After his engaging rom-com Kadhalil Sodhapuvadhu Yeppadi, Balaji Mohan returns with his second film, this time a socio-political satire. The film is refreshing and daring in its attempt to blend a talkie portion with a silent one. Lack of proper communication is the cause of most misunderstandings. An open talk solves most problems, and it is good intention that ultimately matters, goes the message.
The story is set in the fictitious hill station of Panimalai. An attack of the ‘Dumb Flu’ renders the people speechless. When it is suspected that the infection could spread from talking, there is a ban on talking. People use sign language and writing to communicate. Mohan has structured his screenplay with colourful characters, each track reflecting a different slice of society.
Arvind, a door-to-door salesman, is the common link. With his pragmatic approach to life, he is good hearted and a persuasive talker. Dulquer (son of actor Mammootty), a rising actor in Malayalam films, makes his debut in Tamil. Charming and with a pleasant screen presence, he essays Arvind with effortless ease.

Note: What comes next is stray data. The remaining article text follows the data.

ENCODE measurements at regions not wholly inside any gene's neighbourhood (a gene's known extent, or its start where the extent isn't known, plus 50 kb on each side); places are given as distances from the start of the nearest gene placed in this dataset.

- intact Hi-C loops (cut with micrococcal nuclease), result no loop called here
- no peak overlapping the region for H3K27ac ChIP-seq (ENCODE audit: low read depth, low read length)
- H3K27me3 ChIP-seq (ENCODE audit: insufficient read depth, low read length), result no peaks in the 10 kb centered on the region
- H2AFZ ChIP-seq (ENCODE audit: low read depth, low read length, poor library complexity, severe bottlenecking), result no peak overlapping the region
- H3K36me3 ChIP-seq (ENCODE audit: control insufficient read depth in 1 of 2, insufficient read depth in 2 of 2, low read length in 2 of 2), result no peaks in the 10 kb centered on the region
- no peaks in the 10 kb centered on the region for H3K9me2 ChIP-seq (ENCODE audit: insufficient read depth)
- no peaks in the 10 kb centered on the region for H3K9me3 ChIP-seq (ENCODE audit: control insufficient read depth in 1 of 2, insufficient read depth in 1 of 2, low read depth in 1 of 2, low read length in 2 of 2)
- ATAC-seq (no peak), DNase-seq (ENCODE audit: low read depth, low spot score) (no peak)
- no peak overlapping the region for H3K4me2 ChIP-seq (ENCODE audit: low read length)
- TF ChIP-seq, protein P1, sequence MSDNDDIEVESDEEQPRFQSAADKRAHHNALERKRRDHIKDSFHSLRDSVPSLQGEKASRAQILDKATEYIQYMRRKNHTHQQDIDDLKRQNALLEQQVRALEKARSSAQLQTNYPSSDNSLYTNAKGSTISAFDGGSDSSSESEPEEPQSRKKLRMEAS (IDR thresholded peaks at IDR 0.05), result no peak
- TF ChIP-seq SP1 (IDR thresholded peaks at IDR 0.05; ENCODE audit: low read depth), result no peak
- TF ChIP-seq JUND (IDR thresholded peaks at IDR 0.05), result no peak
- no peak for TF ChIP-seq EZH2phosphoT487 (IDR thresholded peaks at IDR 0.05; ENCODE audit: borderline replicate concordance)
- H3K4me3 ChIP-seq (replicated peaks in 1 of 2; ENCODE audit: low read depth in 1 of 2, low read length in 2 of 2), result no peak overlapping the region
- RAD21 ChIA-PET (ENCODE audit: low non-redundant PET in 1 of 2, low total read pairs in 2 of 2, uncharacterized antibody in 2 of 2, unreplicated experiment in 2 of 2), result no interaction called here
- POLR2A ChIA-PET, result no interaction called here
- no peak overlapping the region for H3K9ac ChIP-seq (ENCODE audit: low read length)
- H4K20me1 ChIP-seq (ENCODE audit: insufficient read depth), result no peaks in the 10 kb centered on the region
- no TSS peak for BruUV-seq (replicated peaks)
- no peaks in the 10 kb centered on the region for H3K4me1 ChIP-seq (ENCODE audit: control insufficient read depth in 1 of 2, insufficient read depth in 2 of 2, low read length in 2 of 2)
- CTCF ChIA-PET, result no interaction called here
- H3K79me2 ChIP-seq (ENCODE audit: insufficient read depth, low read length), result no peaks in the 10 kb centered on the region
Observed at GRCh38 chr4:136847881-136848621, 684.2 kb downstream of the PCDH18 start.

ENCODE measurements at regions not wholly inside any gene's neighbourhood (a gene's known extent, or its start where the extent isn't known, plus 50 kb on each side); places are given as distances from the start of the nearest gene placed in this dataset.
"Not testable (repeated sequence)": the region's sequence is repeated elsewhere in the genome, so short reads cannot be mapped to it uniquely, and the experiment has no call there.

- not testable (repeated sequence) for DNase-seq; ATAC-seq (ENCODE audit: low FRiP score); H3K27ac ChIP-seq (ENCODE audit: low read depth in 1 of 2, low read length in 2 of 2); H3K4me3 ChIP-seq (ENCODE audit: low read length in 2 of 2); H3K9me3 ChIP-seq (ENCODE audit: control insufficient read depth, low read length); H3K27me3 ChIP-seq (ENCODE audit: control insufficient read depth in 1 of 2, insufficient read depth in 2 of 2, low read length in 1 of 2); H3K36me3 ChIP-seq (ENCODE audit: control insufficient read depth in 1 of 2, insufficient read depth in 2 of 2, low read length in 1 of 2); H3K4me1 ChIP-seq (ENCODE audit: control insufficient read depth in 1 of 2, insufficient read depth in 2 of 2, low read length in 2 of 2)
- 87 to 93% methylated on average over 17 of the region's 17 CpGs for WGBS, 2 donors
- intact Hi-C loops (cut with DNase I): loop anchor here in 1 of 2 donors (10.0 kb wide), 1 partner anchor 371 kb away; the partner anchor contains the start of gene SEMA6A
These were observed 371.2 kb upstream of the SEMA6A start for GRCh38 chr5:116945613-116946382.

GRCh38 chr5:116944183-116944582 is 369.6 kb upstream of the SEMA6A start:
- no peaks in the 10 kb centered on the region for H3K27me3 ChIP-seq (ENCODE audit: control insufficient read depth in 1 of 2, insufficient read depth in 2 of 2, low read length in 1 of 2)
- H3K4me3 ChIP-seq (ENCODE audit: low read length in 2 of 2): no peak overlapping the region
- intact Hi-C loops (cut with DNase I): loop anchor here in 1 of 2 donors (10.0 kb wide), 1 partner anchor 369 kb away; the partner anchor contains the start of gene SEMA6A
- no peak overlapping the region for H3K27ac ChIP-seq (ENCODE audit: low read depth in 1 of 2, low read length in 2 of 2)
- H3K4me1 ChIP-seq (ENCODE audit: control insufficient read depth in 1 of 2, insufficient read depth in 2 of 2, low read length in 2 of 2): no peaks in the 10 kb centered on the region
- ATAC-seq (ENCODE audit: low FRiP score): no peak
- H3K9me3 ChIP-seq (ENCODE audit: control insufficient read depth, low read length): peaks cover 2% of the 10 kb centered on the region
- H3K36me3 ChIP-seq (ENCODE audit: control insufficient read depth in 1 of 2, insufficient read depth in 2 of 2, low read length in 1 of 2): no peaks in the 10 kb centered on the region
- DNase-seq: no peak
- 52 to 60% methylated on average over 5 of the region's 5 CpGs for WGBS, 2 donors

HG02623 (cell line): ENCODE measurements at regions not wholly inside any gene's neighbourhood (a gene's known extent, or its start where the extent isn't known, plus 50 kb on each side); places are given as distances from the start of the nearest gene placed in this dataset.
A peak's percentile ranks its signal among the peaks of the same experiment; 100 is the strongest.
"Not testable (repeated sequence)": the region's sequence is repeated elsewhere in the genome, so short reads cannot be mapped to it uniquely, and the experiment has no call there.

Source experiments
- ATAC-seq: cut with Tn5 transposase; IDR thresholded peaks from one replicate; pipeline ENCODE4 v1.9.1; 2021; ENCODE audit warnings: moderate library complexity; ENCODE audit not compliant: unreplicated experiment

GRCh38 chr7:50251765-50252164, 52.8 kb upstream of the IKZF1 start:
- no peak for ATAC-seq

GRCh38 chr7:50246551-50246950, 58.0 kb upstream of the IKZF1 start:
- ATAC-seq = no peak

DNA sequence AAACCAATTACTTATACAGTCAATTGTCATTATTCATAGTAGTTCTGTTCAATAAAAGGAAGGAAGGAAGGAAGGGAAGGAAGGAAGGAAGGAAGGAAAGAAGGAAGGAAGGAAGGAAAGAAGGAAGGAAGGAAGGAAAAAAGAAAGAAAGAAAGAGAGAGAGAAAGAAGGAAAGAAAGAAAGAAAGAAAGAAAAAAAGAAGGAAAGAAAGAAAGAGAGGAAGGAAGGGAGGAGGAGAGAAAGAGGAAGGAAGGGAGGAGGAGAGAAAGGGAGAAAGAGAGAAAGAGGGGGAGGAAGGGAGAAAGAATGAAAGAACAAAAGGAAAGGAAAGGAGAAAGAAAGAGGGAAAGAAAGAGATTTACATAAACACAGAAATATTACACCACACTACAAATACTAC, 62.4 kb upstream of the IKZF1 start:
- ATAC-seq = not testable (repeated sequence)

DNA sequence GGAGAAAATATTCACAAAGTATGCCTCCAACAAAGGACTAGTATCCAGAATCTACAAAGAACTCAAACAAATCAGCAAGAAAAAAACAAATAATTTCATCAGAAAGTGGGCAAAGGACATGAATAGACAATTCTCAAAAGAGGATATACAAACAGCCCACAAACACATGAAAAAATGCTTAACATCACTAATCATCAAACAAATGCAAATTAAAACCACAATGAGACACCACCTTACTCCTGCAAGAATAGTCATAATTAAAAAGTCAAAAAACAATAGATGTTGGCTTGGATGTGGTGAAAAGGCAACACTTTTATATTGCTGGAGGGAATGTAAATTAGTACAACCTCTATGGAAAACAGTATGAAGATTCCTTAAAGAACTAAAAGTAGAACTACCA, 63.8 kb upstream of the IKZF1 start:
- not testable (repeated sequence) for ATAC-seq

Nazriya has been cast against the grain. Unlike her bubbly roles, her Anjana is reticent and soft spoken. Dominated and pushed around by her boyfriend, it is Arvind’s pep talk that boosts her self-esteem.
Arvind’s friend Satish’s failed romances and his striking the right chord with Saraswathi form a cute track.
The director takes a dig at various elements in society - pompous superstars; protests against films over non-issues; sensationalism of trivia by TV to increase its TRP, etc.
Soundarrajan’s camera effectively captures the lush cool ambiance of the hill station, contrasting it with the disturbing goings on. Robo Shankar is hilarious as Ravi heading the Drunkard’s Association. Pandiaraj revels in his role of health minister Sundaralingam who pretends he’s infected with the ‘dumb’ virus when confronted with uncomfortable questions. Madhoo (of Roja fame) returning after a long hiatus is graceful as Anjana’s step mother Vidya. The whole episode of an orphanage being put up for sale, seems to be forced in to enhance the sentiment quotient.
The narration in the second half takes the silent mode. Hilarious is the taunting through gestures between the drunkards and the members of the superstar’s Fans Association. The silent portions give enough scope for an expressive musical score, Sean Roldan’s BGM sustaining the feel. The screenplay, however, could have had more punch and fritz. The second half slackens and could have been trimmed.
The film may fall short in its entertainment quotient as compared to the director’s earlier film. But Mohan should be appreciated for his wacky, daring and innovative attempt.